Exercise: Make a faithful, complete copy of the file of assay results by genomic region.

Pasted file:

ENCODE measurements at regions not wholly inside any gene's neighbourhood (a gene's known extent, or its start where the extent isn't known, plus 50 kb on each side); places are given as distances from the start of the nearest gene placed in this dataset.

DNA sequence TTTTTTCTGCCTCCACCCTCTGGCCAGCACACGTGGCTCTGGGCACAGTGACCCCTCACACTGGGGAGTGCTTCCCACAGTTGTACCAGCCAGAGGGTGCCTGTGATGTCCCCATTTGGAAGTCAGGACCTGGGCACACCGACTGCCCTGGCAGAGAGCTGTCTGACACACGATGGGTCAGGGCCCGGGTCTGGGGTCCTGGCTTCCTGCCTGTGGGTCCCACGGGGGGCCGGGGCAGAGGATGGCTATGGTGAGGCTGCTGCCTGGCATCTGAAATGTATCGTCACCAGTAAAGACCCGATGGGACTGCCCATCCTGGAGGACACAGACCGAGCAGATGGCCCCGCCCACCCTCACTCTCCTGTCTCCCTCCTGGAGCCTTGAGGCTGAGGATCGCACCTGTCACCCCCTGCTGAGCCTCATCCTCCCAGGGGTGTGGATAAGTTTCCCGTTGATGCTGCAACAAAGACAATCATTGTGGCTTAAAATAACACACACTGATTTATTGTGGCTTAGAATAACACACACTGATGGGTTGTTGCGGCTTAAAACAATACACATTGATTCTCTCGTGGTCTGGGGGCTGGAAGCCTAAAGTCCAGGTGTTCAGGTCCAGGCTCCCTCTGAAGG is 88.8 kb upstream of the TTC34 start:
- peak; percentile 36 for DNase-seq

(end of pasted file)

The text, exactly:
ENCODE measurements at regions not wholly inside any gene's neighbourhood (a gene's known extent, or its start where the extent isn't known, plus 50 kb on each side); places are given as distances from the start of the nearest gene placed in this dataset.

DNA sequence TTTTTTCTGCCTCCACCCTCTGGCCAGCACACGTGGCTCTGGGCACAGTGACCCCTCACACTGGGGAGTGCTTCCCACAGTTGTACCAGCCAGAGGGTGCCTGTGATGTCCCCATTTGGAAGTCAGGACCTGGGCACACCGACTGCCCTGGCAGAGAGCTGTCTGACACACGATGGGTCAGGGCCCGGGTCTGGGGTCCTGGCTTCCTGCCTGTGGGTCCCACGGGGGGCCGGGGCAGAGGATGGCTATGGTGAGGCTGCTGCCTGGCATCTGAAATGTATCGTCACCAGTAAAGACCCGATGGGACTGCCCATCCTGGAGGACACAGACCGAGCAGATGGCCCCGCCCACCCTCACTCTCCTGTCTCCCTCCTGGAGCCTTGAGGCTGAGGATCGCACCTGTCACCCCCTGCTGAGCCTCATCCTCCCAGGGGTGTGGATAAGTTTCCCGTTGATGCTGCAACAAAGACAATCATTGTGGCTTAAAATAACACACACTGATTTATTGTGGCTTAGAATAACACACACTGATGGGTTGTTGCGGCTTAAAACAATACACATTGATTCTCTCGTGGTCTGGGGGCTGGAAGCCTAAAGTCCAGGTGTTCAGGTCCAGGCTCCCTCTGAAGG is 88.8 kb upstream of the TTC34 start:
- peak; percentile 36 for DNase-seq